Them's Fighting Words

It's been two weeks now since General Petraeus offered his assessment of the success of the "surge" in Iraq. And have we been discussing his testimony? Ehhhhh, not so much. Well, maybe a little, but with nowhere near the volume or depth that we've discussed that MoveOn ad. In this writer's eyes, the debate hit its pinnacle when President Bush took the time to assail the ad in his Thursday press conference, conflating the ad's message with insulting America's soldiers on the ground in Iraq, saying ""I felt like the ad was an attack, not only on Gen. Petraeus, but on the U.S. military."

And yesterday the New York Times Public Editor Clark Hoyt came out with a stinging rebuke of the Times accepting the MoveOn ad – as well as the discounted rate the interest group received:

For nearly two weeks, The New York Times has been defending a political advertisement that critics say was an unfair shot at the American commander in Iraq.

But I think the ad violated The Times's own written standards, and the paper now says that the advertiser got a price break it was not entitled to…
By the end of last week the ad appeared to have backfired on both and fellow opponents of the war in Iraq — and on The Times. It gave the Bush administration and its allies an opportunity to change the subject from questions about an unpopular war to defense of a respected general with nine rows of ribbons on his chest, including a Bronze Star with a V for valor. And it gave fresh ammunition to a cottage industry that loves to bash The Times as a bastion of the "liberal media."

One of the freshest perspectives on this debate came from Time's Michael Kinsley – in one of his best writings in years – who discussed how our media culture allows outrage to be a substitute for actual debate:
It's all phony, of course. The war's backers are obviously delighted to have this ad from which they can make an issue … These days, mock outrage is used by every side of every dispute. It's fair enough to criticize something your opponent said while secretly thanking your lucky stars that he said it. The fuss over this ad is something else: it is the result of a desperate scavenging for umbrage material. When so many people are clamoring for a chance to swoon that they each have to take a number and when the landscape is so littered with folks lying prostrate and pretending to be dead that it starts to look like the end of a Civil War battle re-enactment, this isn't spontaneous mass outrage. This is choreography.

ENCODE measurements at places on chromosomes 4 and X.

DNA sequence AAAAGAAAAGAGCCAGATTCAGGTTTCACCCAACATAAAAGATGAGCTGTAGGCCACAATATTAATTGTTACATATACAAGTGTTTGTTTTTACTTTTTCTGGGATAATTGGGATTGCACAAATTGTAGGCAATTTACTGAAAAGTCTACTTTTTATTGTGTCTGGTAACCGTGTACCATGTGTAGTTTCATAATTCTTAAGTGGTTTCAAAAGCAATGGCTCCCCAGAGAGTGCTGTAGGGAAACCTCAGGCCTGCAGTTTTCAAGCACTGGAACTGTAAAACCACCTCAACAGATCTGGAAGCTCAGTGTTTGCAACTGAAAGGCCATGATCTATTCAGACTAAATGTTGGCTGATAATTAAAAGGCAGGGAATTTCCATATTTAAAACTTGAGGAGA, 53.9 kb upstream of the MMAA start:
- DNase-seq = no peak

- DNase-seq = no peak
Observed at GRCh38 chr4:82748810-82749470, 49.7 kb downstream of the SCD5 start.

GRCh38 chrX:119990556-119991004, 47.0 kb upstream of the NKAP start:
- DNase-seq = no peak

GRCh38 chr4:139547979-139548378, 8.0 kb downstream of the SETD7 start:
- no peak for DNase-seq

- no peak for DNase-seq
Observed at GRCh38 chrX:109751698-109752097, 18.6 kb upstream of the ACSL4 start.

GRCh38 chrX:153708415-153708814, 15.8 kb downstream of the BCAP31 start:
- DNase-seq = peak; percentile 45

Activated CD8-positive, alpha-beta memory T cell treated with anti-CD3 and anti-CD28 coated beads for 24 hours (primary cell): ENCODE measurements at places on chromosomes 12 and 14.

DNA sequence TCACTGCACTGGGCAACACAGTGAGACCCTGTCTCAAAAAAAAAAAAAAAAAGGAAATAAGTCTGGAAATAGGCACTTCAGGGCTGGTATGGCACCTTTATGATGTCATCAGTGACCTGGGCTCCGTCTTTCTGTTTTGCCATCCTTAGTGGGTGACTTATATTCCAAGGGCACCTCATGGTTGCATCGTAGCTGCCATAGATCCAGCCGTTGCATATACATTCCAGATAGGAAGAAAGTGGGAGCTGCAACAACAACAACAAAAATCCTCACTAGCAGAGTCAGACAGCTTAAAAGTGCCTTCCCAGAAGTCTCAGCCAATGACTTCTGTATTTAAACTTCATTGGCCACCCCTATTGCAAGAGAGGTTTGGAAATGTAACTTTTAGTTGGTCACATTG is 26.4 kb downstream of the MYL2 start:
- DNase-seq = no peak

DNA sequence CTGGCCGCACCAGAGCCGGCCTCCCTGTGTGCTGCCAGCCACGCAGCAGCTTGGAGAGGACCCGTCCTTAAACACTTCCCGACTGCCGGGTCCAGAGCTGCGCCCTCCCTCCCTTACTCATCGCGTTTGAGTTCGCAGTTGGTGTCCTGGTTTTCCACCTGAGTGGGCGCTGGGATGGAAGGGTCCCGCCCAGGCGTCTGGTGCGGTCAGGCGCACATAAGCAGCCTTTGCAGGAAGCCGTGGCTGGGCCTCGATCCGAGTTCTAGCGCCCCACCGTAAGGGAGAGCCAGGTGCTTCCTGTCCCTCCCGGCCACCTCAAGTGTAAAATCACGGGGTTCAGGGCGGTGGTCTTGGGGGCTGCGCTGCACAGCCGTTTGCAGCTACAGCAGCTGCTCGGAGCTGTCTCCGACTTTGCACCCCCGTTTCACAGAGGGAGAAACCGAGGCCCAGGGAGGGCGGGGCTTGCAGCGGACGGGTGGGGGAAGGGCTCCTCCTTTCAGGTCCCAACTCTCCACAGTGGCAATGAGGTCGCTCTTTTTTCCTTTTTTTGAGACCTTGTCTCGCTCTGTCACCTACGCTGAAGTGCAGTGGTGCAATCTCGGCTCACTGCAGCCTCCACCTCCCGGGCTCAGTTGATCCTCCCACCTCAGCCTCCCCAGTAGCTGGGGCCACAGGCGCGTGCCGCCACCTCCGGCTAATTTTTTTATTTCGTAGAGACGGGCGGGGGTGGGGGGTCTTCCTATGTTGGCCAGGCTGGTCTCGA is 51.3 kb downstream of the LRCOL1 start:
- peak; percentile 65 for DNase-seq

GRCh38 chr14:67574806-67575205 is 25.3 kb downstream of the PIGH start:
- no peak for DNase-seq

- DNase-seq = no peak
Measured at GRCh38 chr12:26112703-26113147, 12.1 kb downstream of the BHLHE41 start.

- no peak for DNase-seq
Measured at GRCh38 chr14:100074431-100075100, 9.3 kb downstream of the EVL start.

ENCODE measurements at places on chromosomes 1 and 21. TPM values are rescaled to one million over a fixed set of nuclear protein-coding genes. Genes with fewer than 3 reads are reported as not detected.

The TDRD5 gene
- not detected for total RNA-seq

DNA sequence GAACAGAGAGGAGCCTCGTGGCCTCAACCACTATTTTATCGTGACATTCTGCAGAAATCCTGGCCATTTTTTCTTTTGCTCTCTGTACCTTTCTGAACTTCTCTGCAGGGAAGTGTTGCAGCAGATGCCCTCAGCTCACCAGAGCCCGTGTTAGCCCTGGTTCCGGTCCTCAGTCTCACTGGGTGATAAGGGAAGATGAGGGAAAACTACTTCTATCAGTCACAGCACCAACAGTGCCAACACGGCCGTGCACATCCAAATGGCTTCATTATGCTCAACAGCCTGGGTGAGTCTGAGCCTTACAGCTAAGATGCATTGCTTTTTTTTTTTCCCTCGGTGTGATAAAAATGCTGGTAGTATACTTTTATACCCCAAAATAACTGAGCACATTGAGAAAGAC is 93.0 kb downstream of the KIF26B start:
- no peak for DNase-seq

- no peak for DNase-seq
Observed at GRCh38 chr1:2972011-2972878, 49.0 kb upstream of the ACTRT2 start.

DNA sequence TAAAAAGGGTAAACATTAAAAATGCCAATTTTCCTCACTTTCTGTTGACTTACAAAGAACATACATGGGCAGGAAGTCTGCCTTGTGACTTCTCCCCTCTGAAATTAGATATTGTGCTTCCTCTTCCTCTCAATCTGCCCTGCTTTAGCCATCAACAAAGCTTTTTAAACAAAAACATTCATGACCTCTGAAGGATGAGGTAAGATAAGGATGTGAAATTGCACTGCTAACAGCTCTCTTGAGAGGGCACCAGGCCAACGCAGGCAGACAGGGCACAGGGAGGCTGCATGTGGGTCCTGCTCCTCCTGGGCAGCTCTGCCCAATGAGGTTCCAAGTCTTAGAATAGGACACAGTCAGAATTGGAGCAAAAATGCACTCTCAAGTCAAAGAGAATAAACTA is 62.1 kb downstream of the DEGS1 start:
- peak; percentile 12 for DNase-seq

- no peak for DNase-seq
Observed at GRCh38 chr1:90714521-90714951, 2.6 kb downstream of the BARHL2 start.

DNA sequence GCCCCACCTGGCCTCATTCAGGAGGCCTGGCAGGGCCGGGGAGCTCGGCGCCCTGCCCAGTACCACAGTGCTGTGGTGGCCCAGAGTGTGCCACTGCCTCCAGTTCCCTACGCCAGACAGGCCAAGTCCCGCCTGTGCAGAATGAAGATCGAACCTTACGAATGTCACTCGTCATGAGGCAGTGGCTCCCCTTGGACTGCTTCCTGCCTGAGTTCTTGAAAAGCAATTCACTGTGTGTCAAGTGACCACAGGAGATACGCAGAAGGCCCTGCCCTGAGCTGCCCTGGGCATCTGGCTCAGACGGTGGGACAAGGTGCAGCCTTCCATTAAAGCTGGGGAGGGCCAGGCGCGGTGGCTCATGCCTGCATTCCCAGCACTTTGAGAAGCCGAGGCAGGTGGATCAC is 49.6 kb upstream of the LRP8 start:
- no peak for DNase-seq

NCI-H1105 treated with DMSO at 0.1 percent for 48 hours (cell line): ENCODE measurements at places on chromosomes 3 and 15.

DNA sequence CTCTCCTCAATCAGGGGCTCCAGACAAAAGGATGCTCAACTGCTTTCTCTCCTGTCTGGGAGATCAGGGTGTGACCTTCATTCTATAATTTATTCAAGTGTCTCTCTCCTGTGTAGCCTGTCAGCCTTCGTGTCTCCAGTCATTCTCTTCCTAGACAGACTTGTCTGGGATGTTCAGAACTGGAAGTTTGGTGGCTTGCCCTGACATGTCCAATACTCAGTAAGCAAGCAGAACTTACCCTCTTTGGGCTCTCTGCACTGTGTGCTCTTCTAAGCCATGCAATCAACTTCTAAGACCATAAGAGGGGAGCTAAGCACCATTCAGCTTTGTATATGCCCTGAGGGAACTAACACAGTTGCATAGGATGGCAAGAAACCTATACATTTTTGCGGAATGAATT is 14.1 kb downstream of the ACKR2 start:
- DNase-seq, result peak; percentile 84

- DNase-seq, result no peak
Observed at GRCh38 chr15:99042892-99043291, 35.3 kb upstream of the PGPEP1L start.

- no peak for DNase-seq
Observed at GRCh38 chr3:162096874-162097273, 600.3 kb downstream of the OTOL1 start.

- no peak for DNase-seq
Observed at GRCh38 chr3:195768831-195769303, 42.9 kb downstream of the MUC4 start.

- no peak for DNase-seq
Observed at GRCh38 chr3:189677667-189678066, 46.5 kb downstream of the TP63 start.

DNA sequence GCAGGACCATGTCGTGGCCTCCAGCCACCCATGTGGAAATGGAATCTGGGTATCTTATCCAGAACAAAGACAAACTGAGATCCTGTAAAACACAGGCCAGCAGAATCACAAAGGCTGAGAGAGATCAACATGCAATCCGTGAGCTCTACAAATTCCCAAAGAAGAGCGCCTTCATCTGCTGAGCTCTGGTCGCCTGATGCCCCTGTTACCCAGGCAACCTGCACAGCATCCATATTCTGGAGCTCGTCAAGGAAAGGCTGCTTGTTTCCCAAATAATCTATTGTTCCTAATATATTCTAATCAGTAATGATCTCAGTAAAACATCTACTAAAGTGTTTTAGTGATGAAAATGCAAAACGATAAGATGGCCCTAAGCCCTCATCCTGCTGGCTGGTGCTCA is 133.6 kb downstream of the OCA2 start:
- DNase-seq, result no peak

Have we hit such a Kabuki Theater rock bottom point in American debate where everything matter-of-factly stated is underreported and everything strident is reported ad infinitum, ad nauseum? Where does that leave us when we're looking for reasoned discourse? (In this case, an educated guess about Iraq.)

In a hypercompetitive ratings-starved environment – Ahmadinejad! Lesbian Brady Girls! -- we've hit a point of Media Darwinism, where only the loud and outrageous and strident are heard. Let's call it the Eminem Approach, and it's kept Ann Coulter in business.

The inherent problem is that media consumers see those on the angry extremes as representing a one-or-the-other choice of views: Should I go with screaming conservative or screaming liberal? Well, dear readers, I'm here to tell you to that the reality nearly always exists between the two. Just remember the immortal words of Stealers Wheel:

Trying to make some sense of it all,
But I can see that it makes no sense at all …
Clowns to the left of me, Jokers to the right,
Here I am, stuck in the middle with you.